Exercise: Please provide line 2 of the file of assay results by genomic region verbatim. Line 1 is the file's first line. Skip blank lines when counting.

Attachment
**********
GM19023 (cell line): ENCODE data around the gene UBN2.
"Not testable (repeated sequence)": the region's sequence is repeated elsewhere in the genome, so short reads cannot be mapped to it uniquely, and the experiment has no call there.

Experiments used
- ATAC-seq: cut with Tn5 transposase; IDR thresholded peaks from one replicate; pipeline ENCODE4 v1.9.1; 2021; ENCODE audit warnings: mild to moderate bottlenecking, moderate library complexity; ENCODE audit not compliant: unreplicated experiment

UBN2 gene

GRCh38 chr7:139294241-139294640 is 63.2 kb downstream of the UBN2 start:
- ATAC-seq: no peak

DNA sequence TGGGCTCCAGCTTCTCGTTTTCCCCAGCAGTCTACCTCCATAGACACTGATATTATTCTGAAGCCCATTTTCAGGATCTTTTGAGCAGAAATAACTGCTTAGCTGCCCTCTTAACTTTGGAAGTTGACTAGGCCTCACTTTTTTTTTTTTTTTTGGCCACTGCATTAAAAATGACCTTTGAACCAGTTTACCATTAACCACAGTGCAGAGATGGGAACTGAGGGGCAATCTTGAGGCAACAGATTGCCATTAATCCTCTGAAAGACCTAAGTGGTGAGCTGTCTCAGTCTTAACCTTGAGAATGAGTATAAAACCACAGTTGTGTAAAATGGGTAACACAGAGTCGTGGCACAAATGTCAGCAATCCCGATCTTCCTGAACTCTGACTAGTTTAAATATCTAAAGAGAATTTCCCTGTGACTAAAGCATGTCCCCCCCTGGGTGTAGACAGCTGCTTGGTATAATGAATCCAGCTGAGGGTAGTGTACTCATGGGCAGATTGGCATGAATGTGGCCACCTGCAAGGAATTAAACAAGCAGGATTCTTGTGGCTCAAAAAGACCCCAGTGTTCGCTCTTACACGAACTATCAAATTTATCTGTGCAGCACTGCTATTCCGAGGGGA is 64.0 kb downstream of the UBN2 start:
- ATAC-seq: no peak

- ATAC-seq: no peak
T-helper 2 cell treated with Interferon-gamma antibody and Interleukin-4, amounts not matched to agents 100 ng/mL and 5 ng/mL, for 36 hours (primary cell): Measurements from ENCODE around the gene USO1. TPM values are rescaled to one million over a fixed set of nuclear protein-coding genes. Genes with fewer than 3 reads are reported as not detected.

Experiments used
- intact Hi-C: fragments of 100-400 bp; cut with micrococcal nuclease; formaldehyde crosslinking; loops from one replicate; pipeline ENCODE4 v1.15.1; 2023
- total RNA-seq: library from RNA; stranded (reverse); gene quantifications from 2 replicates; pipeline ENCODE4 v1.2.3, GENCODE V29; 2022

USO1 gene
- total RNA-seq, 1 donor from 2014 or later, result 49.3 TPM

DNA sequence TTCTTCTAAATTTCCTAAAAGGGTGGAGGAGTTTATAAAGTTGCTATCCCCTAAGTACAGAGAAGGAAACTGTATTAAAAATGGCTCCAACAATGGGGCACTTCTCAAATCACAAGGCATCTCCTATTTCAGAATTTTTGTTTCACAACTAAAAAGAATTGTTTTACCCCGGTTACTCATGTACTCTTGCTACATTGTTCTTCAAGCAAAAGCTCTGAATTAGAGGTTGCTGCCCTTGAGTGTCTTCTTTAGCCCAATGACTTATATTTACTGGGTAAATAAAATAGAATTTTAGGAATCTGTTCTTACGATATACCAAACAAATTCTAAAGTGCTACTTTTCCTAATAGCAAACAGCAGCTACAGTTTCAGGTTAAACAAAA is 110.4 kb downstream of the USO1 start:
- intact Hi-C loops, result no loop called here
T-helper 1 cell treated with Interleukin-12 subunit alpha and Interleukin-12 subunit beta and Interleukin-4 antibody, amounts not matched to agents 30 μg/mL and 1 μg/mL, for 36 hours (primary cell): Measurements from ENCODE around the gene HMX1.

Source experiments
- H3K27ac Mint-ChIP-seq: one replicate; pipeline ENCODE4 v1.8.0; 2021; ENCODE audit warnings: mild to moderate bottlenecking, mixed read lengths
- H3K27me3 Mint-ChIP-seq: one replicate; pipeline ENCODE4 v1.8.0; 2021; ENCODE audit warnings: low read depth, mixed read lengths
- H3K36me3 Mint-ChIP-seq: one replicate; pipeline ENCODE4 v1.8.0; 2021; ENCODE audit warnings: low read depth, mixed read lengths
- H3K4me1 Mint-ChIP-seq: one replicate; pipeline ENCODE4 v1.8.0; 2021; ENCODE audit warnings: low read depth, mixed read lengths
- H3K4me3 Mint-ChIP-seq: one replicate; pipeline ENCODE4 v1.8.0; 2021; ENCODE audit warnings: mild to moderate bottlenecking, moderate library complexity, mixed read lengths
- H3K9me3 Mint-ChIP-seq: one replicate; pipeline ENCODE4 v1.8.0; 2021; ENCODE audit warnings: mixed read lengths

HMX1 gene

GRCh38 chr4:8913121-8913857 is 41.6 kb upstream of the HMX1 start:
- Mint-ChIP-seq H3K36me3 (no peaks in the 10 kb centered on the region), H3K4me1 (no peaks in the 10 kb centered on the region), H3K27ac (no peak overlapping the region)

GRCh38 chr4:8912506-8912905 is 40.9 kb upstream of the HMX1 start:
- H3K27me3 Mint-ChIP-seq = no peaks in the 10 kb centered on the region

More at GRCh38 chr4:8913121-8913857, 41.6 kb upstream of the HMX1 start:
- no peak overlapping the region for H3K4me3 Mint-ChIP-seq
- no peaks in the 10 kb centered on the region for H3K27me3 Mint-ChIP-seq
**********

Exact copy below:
"Not testable (repeated sequence)": the region's sequence is repeated elsewhere in the genome, so short reads cannot be mapped to it uniquely, and the experiment has no call there.